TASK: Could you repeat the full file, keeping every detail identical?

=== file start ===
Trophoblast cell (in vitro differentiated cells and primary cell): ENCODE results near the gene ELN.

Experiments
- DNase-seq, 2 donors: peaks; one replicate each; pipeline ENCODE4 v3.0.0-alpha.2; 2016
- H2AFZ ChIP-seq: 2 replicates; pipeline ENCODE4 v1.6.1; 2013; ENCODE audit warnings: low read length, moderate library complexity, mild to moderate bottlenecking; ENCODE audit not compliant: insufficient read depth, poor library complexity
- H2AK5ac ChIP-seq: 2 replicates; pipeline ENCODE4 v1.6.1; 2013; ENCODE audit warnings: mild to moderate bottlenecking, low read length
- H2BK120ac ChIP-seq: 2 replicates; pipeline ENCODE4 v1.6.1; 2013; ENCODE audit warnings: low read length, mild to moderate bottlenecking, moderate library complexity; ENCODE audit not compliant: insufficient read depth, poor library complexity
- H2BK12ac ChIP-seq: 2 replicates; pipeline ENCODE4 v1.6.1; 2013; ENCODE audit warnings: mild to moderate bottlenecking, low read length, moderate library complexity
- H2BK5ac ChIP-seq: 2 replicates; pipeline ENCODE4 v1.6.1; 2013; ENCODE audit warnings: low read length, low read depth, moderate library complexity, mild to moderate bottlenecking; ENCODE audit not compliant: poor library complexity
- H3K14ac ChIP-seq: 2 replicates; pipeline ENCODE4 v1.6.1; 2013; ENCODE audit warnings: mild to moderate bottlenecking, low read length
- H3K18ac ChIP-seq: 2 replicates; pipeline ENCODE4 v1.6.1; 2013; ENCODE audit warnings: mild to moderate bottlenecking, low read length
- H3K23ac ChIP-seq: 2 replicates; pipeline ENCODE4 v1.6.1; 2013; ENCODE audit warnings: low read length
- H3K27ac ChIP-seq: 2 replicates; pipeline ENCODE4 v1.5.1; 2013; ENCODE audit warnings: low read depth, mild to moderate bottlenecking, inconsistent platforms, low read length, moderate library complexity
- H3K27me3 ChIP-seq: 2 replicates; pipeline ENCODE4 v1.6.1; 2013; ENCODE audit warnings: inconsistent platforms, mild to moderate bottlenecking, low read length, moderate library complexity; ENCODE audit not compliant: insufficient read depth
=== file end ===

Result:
Trophoblast cell (in vitro differentiated cells and primary cell): ENCODE results near the gene ELN.

Experiments
- DNase-seq, 2 donors: peaks; one replicate each; pipeline ENCODE4 v3.0.0-alpha.2; 2016
- H2AFZ ChIP-seq: 2 replicates; pipeline ENCODE4 v1.6.1; 2013; ENCODE audit warnings: low read length, moderate library complexity, mild to moderate bottlenecking; ENCODE audit not compliant: insufficient read depth, poor library complexity
- H2AK5ac ChIP-seq: 2 replicates; pipeline ENCODE4 v1.6.1; 2013; ENCODE audit warnings: mild to moderate bottlenecking, low read length
- H2BK120ac ChIP-seq: 2 replicates; pipeline ENCODE4 v1.6.1; 2013; ENCODE audit warnings: low read length, mild to moderate bottlenecking, moderate library complexity; ENCODE audit not compliant: insufficient read depth, poor library complexity
- H2BK12ac ChIP-seq: 2 replicates; pipeline ENCODE4 v1.6.1; 2013; ENCODE audit warnings: mild to moderate bottlenecking, low read length, moderate library complexity
- H2BK5ac ChIP-seq: 2 replicates; pipeline ENCODE4 v1.6.1; 2013; ENCODE audit warnings: low read length, low read depth, moderate library complexity, mild to moderate bottlenecking; ENCODE audit not compliant: poor library complexity
- H3K14ac ChIP-seq: 2 replicates; pipeline ENCODE4 v1.6.1; 2013; ENCODE audit warnings: mild to moderate bottlenecking, low read length
- H3K18ac ChIP-seq: 2 replicates; pipeline ENCODE4 v1.6.1; 2013; ENCODE audit warnings: mild to moderate bottlenecking, low read length
- H3K23ac ChIP-seq: 2 replicates; pipeline ENCODE4 v1.6.1; 2013; ENCODE audit warnings: low read length
- H3K27ac ChIP-seq: 2 replicates; pipeline ENCODE4 v1.5.1; 2013; ENCODE audit warnings: low read depth, mild to moderate bottlenecking, inconsistent platforms, low read length, moderate library complexity
- H3K27me3 ChIP-seq: 2 replicates; pipeline ENCODE4 v1.6.1; 2013; ENCODE audit warnings: inconsistent platforms, mild to moderate bottlenecking, low read length, moderate library complexity; ENCODE audit not compliant: insufficient read depth